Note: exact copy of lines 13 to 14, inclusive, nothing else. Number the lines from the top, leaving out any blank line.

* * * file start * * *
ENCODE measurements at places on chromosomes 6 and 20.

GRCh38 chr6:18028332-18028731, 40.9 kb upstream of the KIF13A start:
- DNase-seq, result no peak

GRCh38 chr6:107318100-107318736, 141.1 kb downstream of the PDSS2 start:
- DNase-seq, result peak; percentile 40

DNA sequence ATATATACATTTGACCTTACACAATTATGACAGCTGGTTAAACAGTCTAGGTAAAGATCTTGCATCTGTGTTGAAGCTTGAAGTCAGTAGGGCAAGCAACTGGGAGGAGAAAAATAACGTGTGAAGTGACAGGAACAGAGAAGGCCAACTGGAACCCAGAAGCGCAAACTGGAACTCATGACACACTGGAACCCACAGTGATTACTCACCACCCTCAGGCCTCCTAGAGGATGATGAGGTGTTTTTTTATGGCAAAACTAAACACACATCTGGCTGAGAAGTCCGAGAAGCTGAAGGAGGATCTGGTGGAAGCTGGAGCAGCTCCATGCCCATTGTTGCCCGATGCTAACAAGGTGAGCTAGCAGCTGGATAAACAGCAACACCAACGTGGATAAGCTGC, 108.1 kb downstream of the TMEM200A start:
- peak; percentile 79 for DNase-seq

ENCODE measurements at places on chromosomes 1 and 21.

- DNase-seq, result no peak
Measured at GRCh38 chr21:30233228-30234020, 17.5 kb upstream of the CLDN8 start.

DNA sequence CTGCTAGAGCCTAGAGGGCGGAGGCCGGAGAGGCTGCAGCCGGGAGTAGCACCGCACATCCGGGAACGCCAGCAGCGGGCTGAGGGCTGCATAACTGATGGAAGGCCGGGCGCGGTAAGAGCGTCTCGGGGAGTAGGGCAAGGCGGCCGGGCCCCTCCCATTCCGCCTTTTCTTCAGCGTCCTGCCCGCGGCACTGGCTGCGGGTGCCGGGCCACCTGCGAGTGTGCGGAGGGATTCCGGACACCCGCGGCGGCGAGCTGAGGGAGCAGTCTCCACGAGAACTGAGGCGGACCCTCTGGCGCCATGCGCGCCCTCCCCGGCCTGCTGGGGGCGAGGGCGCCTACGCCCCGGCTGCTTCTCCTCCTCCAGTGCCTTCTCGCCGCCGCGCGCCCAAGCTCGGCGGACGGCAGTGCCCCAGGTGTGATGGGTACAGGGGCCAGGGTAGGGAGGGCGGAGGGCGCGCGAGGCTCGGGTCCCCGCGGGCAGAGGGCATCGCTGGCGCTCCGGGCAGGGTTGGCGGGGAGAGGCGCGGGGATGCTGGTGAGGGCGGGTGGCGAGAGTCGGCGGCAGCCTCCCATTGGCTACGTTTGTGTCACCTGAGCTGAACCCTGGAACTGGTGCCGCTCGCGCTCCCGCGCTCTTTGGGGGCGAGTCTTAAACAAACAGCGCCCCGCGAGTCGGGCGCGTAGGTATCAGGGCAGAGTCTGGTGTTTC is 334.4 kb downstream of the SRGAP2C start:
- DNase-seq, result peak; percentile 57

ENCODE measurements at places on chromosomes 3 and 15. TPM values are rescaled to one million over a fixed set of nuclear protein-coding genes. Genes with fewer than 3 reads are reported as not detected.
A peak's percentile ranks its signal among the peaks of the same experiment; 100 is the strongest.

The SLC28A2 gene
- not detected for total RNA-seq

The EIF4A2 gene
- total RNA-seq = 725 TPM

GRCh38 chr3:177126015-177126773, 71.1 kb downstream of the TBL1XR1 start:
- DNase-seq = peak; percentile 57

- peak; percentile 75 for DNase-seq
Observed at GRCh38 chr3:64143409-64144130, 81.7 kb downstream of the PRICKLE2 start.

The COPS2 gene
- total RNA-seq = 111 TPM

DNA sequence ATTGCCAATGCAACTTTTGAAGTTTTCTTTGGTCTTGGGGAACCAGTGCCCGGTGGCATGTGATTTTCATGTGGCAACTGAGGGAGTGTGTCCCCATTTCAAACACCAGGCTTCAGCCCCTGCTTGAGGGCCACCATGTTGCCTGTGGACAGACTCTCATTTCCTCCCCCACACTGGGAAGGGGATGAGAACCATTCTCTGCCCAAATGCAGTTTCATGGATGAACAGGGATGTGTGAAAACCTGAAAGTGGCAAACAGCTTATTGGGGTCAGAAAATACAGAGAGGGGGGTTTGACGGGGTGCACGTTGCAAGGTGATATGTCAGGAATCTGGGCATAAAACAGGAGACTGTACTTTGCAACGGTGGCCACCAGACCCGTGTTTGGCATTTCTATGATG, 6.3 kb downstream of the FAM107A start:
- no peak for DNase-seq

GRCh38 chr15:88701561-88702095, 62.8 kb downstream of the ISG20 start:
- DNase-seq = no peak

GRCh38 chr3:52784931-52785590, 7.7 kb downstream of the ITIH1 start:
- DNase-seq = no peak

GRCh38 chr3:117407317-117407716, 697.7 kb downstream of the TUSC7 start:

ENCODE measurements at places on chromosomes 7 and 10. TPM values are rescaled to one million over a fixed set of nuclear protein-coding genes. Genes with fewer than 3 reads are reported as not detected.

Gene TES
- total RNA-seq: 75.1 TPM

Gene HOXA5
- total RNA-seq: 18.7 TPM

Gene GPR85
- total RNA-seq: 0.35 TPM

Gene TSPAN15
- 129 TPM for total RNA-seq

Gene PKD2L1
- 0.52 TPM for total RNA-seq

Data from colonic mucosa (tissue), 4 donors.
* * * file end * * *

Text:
ENCODE measurements at places on chromosomes 3 and 15. TPM values are rescaled to one million over a fixed set of nuclear protein-coding genes. Genes with fewer than 3 reads are reported as not detected.
A peak's percentile ranks its signal among the peaks of the same experiment; 100 is the strongest.